Brogan paused, judiciously. "It seems to be the case, yes," he says.
You're an ardent environmentalist who hugs every tree possible. But when it comes to having sex, are you the ExxonMobil of the bedroom?
Maybe you've given up the plastic vibrators that use batteries full of all kinds of nasty stuff. We're sure some Web site somewhere sells a bicycle-powered marital aid made out of recycled paper.
But even if you go that route, you haven't gone far enough, says Mauri Barefoot of Houston. You have to embrace the whole "green sex" aura, or karma, or something like that.
Her new Web site, gogreensex.com, features practical stuff like a three-pack of bamboo panties for $30. Oddly, they don't look like something from Gilligan's Island.
But more important, she says, is...well, she offers books about it, full of "returning to the Garden of Eden," but we can't say we understand completely. At least partly because the book includes info from Ed Group, a Houstonian who promises to cure cancer in 30 to 90 days.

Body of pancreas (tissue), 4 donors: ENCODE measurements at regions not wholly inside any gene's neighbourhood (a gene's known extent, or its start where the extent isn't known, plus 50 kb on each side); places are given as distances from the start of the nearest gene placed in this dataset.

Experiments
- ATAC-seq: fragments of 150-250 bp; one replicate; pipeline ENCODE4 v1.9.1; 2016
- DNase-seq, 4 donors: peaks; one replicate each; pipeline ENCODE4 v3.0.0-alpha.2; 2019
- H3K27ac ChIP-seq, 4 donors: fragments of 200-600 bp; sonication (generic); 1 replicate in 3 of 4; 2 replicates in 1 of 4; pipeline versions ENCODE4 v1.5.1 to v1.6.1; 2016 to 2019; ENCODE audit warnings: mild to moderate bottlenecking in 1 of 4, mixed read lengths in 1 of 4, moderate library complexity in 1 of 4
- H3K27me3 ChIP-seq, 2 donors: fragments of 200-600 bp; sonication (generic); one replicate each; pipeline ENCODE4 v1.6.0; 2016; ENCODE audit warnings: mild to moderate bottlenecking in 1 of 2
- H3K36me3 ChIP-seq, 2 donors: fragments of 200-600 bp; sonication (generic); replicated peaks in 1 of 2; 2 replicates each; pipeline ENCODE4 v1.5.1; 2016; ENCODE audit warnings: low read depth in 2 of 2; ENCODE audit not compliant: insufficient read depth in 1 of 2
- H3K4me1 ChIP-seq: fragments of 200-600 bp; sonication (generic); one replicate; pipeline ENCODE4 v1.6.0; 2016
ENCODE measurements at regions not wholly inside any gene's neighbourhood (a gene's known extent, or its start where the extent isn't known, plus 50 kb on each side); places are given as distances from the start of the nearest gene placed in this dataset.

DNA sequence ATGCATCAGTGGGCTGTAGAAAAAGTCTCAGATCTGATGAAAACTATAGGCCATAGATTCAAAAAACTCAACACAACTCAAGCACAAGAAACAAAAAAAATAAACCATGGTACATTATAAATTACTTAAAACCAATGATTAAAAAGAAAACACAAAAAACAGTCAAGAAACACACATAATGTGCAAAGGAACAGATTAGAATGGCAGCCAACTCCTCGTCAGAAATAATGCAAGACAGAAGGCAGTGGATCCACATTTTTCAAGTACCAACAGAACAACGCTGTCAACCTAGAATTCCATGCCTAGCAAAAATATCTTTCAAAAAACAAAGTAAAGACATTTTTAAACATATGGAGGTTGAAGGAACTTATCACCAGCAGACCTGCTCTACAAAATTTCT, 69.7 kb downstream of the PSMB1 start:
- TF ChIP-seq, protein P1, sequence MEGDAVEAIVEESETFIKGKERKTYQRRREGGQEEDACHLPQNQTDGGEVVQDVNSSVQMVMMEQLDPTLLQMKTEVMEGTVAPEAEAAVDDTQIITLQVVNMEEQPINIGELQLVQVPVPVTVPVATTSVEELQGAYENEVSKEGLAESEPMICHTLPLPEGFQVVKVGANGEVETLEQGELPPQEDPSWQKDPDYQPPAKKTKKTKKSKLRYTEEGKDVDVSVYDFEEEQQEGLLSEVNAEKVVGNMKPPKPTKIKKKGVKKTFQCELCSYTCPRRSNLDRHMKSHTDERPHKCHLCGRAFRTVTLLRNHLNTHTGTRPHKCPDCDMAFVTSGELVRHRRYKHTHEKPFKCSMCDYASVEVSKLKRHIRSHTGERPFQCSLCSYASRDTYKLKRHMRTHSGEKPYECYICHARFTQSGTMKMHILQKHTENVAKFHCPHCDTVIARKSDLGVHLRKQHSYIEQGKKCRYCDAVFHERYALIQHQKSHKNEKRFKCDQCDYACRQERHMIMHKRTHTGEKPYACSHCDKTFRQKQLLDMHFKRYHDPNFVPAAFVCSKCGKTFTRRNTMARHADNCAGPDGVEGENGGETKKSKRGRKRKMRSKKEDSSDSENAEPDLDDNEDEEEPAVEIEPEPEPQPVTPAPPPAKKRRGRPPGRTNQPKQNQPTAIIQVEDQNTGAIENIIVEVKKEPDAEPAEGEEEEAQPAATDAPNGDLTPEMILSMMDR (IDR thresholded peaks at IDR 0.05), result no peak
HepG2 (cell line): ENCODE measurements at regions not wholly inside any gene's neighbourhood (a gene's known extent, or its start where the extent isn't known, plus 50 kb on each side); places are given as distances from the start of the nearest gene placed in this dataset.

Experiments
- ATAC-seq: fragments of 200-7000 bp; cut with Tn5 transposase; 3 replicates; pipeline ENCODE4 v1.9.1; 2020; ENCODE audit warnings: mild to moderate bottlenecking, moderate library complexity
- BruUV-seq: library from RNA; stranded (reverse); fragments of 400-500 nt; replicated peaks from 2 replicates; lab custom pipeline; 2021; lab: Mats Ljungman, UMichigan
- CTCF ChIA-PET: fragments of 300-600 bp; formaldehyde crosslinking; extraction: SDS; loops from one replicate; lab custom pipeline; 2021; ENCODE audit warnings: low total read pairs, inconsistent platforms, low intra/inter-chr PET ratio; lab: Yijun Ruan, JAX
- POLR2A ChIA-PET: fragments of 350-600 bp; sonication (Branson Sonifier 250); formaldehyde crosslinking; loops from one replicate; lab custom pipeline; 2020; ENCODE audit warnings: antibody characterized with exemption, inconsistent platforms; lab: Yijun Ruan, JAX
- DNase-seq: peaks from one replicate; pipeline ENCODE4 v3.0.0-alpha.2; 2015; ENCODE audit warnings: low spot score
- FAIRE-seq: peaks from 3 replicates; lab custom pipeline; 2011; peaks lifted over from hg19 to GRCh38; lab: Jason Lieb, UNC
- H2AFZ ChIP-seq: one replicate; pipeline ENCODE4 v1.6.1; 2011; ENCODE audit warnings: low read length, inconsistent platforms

But Barefoot, a massage therapist, says it (whatever "it" may be) works.
"When I work with somebody who's suicidal because he can no longer perform — and a man kind of identifies, usually, with his genitals — and then there's an easy solution when he's not able to get that resolution, and now he feels like, "Oh, I want to live again,' that makes my heart sing," she says. "That makes me so happy."
Ohhhhh-kay. Then again, her Web site's got pictures of chicks in bamboo panties, so go ahead, guys: head to the Garden of Eden.
The Brian Wice Awards
Local attorney Brian Wice spent February 13 in an ornate hearing room on Capitol Hill, covering the Roger Clemens hearings as the legal analyst for KPRC-TV. Here he issues his awards for the days various performers, in a style suited to the august, very important, not-silly-at-all hearings.
Get the Weekly Newsletter
Our weekly feature stories, movie reviews, calendar picks and more - minus the newsprint and sent directly to your inbox.